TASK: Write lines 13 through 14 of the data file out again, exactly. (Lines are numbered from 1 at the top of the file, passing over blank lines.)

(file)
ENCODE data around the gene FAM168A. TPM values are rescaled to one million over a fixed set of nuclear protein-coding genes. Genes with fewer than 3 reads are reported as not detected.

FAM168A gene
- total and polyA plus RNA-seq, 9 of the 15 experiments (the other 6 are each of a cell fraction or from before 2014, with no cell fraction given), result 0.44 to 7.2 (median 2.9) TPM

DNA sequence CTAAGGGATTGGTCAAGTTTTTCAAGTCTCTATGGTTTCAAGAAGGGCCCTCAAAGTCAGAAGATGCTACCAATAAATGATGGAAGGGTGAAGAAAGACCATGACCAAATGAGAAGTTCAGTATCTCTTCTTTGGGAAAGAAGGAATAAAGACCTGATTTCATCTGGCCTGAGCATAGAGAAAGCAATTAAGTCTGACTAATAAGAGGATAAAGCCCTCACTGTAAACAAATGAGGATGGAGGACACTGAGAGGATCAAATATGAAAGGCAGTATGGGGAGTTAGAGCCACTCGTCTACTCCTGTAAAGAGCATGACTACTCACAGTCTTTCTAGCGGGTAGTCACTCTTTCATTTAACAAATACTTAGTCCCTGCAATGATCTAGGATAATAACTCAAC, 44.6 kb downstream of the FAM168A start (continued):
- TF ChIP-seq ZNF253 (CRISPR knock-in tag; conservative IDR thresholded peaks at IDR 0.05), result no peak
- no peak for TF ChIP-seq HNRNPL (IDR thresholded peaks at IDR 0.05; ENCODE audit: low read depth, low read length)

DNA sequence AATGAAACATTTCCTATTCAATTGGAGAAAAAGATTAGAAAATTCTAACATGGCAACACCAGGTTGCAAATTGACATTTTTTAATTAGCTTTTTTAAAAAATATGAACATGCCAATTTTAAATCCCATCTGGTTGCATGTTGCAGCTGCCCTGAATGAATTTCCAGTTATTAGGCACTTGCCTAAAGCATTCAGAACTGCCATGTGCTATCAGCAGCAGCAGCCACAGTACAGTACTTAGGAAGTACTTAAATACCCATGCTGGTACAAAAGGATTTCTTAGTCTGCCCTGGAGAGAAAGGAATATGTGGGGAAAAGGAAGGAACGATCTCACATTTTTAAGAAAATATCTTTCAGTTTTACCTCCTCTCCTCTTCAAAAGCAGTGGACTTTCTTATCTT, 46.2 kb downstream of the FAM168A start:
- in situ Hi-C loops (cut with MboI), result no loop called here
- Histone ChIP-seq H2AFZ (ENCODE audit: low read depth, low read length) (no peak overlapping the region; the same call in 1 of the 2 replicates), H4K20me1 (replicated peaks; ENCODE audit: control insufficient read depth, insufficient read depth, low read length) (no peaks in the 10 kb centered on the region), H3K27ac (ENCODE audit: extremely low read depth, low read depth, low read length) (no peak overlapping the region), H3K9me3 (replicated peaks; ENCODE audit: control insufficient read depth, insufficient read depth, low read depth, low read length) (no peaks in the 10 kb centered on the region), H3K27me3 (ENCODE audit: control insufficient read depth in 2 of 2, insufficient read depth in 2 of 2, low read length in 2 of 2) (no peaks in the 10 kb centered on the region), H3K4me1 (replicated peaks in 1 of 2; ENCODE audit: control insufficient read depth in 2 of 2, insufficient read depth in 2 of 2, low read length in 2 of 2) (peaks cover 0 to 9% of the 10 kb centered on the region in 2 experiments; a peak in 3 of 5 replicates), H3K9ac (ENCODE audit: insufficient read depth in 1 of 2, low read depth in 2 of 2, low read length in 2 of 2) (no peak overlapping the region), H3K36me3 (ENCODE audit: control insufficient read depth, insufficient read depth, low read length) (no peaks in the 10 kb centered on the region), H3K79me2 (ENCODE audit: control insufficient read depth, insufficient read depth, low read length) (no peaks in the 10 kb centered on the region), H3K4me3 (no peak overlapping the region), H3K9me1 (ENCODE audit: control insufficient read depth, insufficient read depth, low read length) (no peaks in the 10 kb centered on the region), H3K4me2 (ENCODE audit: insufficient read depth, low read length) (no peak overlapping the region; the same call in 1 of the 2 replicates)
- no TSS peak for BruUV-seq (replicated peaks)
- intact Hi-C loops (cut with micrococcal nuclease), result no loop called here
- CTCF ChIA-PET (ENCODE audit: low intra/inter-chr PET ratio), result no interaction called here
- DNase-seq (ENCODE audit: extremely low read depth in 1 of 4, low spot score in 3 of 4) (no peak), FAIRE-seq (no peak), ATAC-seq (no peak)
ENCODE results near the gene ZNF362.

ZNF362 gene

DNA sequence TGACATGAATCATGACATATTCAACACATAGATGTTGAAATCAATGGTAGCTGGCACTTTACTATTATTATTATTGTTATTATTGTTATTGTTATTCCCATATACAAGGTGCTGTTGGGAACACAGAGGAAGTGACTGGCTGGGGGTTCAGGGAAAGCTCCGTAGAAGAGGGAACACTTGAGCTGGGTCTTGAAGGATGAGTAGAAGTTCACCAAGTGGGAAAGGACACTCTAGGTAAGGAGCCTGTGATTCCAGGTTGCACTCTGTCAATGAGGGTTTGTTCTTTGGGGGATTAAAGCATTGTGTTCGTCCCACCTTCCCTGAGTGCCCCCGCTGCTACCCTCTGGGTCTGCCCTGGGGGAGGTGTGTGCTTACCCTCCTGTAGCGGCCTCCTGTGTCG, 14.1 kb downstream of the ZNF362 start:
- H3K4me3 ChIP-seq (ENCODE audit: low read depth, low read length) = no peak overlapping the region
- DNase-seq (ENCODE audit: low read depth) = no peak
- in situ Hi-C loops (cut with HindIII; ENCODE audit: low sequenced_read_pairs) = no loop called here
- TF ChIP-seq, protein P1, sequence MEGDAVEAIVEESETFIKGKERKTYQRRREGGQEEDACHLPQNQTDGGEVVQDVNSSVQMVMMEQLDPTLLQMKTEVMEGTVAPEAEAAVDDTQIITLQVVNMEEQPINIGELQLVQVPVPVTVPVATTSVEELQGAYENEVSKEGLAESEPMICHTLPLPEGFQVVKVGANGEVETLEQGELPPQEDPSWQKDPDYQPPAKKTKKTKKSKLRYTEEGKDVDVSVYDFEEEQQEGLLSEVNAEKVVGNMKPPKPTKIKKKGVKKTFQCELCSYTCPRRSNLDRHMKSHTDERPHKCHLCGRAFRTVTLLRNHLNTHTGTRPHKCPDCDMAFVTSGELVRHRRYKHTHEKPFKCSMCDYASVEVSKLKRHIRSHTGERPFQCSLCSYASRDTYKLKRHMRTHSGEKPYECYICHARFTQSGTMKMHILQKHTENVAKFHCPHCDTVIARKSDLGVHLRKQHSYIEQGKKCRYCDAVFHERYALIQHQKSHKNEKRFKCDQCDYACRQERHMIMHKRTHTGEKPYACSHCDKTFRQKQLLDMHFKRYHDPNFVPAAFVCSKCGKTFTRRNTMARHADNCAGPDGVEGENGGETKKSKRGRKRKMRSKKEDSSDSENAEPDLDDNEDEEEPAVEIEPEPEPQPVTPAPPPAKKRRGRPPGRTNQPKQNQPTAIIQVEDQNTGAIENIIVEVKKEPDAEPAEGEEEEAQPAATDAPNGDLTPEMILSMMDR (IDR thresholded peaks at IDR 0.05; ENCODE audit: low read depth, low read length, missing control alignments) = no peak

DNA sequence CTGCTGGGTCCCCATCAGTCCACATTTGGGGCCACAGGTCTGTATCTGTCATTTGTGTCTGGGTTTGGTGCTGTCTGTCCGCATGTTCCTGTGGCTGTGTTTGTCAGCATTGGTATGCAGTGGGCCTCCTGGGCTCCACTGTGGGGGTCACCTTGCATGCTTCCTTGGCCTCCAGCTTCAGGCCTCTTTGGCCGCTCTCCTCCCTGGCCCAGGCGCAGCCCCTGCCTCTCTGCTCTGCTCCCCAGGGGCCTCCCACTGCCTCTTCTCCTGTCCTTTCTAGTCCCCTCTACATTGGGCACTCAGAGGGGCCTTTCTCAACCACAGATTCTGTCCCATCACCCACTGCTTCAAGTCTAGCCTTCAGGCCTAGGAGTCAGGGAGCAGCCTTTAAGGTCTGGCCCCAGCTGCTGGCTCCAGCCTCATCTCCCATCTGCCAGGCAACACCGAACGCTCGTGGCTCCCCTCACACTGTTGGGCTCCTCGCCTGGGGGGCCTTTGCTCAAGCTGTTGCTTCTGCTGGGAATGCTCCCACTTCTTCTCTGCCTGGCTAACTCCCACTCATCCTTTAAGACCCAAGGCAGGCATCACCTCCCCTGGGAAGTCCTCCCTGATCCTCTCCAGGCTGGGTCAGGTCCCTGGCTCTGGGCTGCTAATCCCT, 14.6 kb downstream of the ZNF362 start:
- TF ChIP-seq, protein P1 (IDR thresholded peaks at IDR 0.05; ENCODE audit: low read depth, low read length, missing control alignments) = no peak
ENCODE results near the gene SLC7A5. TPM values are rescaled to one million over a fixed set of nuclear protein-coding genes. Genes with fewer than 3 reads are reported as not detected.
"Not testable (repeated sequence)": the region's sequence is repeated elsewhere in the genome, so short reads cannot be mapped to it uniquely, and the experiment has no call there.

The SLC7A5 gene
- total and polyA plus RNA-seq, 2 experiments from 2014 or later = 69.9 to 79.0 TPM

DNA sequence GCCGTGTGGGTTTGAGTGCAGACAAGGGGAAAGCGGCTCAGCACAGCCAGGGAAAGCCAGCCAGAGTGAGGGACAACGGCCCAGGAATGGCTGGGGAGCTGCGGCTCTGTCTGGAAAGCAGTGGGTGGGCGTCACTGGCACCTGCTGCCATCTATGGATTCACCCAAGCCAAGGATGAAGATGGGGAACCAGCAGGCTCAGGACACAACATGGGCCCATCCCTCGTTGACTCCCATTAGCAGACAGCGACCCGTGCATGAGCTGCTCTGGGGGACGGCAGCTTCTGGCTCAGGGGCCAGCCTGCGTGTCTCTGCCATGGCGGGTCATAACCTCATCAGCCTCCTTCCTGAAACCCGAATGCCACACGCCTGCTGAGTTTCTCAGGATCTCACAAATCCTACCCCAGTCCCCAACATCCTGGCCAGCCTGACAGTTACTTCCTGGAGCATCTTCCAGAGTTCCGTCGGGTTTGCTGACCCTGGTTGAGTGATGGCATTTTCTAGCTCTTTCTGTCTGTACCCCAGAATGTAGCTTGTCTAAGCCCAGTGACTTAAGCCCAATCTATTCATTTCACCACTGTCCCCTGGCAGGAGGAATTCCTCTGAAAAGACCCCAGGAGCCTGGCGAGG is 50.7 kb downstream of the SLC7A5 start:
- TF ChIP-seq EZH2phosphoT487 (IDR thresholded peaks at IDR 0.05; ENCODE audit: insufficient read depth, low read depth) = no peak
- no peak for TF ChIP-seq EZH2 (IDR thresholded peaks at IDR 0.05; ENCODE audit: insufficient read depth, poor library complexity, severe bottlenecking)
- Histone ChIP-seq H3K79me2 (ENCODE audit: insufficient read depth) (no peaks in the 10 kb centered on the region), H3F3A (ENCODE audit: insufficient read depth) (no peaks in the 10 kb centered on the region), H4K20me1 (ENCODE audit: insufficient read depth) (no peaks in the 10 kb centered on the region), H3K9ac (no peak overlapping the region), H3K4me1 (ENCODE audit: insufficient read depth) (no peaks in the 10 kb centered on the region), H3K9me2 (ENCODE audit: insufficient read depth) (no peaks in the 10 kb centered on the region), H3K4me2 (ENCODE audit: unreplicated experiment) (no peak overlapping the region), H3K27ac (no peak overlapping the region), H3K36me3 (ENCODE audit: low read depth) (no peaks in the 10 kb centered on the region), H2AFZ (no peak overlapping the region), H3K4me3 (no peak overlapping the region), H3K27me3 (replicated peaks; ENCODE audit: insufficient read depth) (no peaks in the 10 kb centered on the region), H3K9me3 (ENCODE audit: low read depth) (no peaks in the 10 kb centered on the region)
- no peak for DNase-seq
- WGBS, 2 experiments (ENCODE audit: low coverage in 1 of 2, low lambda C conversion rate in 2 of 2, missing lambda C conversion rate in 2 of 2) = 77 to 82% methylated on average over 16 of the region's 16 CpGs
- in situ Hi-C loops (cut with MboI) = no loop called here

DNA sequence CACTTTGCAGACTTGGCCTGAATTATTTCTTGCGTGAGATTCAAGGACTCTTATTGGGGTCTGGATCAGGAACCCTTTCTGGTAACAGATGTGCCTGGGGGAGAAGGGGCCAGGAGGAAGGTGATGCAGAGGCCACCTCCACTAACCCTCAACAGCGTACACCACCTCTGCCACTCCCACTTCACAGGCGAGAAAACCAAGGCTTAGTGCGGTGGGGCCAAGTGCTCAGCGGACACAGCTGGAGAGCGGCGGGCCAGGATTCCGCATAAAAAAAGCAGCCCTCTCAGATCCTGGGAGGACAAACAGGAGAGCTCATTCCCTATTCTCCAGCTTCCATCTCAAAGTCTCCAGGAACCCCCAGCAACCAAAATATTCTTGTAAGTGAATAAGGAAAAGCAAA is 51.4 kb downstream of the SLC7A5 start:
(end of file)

- DNase-seq (ENCODE audit: extremely low read depth in 1 of 4, low spot score in 3 of 4) (no peak), FAIRE-seq (no peak), ATAC-seq (no peak)
ENCODE results near the gene ZNF362.